The little-known cycling road rule which could see you fined hundreds

Cyclists have to observe a number of rules on the road as do drivers sharing the road with them.

In Queensland, you need to keep a gap when overtaking cyclists in a car or truck. While riding a bike side-by-side with another cyclist is not only legal but also widely encouraged – even though not everyone agrees with it.

As summer sets in a common sight on roads and paths may be people walking their dog while riding a bike. But did you know it’s illegal to ride your bike with your dog on a leash, and can lead to a big fine?

How much can I be fined for cycling while walking my dog?

In Queensland, it’s a minimum penalty of $133.45 and a maximum of more than $2600.

Queensland Police Senior Constable Diana Kratochvil wrote in a blog post, police can issue an “on the spot fine”.

A female and male cyclist accompanied by a dog ride on a path in North Rhine-Westphalia, Germany. Source: Moritz Frankenberg/picture alliance via Getty Images.
It is illegal in Australia to tie your dog to your bike while riding. Source: Getty Images.

“We urge dog owners to be more mindful of their pet’s safety and consider other users of public spaces. You must have proper control of your dog, at all times,” Snr Cst Kratochvil wrote.

“When you and your dog are out in public you must walk your dog on a leash unless you are within a designated dog off-leash enclosure or park.

“It is important to exercise your dog but not while riding your bicycle as it is an unsafe practice for you, your dog and others.”

The Queensland Transport Operations Regulation says: “The rider of a bicycle must not lead an animal, including by tethering the animal to the bicycle.”

A South Australia Department of Planning, Transport and Infrastructure spokesperson told Yahoo News Australia in a statement it’s illegal there too.

“It is an offence to lead an animal while riding a bike, as per Road Rule 301(3),” the spokesperson said.

“The fee for breaking this rule is $60, plus a $60 payment to the Victims of Crime levy.”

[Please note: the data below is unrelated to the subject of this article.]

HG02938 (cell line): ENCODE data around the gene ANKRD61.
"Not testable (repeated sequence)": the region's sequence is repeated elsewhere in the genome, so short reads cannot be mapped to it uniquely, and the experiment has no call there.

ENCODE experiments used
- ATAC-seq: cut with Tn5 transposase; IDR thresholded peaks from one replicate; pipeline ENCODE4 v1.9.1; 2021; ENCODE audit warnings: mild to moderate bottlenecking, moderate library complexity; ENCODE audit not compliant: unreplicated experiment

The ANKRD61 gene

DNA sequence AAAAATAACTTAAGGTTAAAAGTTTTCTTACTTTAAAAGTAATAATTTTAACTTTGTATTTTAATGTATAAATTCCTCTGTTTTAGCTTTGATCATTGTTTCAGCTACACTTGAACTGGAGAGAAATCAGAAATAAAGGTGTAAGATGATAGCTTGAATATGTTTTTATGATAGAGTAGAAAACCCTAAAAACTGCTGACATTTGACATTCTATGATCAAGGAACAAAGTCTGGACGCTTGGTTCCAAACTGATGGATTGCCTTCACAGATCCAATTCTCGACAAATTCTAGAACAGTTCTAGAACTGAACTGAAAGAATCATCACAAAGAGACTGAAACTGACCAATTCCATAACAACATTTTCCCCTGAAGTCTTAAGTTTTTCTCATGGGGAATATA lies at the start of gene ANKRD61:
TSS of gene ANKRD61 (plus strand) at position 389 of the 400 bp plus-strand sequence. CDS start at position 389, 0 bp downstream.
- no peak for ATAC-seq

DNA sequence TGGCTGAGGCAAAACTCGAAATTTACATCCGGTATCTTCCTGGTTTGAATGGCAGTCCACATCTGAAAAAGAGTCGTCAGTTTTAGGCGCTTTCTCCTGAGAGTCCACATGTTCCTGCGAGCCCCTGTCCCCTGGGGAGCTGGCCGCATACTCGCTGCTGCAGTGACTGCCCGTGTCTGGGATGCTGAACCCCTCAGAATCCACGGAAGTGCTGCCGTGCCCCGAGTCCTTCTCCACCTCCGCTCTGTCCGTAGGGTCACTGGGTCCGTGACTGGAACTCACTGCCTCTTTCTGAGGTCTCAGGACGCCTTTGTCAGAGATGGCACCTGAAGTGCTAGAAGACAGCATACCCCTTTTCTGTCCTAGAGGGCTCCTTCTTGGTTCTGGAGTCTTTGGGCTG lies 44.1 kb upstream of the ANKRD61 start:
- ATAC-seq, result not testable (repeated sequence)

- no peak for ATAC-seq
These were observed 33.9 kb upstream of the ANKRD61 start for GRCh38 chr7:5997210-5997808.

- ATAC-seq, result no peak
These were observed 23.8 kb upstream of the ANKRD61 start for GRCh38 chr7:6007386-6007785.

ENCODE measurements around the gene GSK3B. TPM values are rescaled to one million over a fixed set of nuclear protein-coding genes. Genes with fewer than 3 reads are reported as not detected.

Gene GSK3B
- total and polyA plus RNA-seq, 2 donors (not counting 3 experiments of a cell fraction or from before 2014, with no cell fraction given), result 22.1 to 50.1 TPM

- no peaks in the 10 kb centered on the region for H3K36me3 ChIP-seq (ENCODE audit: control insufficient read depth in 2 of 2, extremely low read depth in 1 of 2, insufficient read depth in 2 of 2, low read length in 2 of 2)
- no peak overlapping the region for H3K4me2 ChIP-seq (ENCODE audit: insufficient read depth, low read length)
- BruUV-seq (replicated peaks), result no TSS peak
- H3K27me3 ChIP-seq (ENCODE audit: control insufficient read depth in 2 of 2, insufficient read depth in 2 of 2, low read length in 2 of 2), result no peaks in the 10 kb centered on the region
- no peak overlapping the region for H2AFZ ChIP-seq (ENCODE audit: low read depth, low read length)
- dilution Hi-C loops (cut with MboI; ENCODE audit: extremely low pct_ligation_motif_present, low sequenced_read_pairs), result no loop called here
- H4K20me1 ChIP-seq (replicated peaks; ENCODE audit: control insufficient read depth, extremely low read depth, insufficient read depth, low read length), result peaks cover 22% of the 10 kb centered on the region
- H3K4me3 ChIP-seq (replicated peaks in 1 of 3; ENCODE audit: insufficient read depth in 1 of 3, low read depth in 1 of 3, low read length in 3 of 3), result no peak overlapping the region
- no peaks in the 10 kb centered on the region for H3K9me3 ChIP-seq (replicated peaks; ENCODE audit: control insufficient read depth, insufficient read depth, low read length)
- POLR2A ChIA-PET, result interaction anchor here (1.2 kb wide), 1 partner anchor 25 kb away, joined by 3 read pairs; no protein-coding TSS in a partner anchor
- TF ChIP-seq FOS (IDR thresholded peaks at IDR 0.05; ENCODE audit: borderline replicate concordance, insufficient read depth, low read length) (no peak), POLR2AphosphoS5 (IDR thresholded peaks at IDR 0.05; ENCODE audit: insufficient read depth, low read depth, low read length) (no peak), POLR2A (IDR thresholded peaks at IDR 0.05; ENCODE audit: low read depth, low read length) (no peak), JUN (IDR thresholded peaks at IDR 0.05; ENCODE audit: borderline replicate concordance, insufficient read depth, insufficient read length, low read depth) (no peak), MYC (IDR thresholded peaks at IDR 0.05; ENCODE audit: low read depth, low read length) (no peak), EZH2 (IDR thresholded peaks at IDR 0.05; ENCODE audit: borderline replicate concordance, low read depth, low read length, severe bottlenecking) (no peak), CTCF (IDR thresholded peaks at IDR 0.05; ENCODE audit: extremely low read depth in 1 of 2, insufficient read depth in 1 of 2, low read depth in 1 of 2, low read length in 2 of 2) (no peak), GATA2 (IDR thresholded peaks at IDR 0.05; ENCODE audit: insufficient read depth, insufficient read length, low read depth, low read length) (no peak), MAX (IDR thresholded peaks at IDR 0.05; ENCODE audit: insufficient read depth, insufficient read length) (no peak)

A Cocker Spaniel puppy pulling on a lead.
The fine for cycling while your dog is on a leash varies for each state. Source: Getty Images (file pic)

Break the law in NSW, and you could be slugged with a $76 fine. Challenge it in court and lose and it could go up to $2200.

In Tasmania, it’s a minimum of $163 and a maximum of $815.

Commit the offence in Western Australia and you could cop a fine between $50-$100.

Do it in Victoria, and it’s a far heftier fine of more than $480.

It’s also illegal in the Northern Territory but the law doesn’t state what the fine is.

Is it safe to take your dog cycling?

It’s a law that not everyone agrees with. The US vet-approved Pet MD website says if you think your dog actually has the energy and stamina to trot alongside you as you bike, it is great exercise.

It does advise several safety tips including have a leash long enough not to get caught in the wheels, but such precautions still make the activity illegal in Australian jurisdictions.

The matter was discussed in the Australian whirlpool forum with some pet owners unaware the practice of running your dog from a lead while riding a bike is illegal. While others talk about mishaps while trying to run the dog alongside the bike.

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“I had my dog stop in front of me, hit him so hard the front wheel of my bike buckled,” one person explained.

“My boxer decided to go one side of a telegraph (power) pole, and me the other,” was another dog owner’s experience.

A couple of people on the forum advised the only safe way to take a dog on a bike ride was to attach a trailer. Others simply suggested taking the dog for a walk before going for a bike ride.

A group of women walking their dogs.
Some people have suggested there are better ways to give your dog exercise. Source: Getty Images (file pic)

An RSPCA NSW spokesperson discouraged cyclists taking their dog with them while cycling.

“Pet owners should avoid forced exercise, including running your pet alongside a bicycle. In some states, including New South Wales, it is against the road rules to lead an animal by tethering while operating a vehicle,” the spokesperson said.

“The high intensity sustained exercise can overexert dogs.

“Dogs should have opportunities to run freely in a dog park off-leash and this enables them to regulate the duration and intensity of the running themselves. Speak to your vet for details and for advice on exercise options for your particular dog.”

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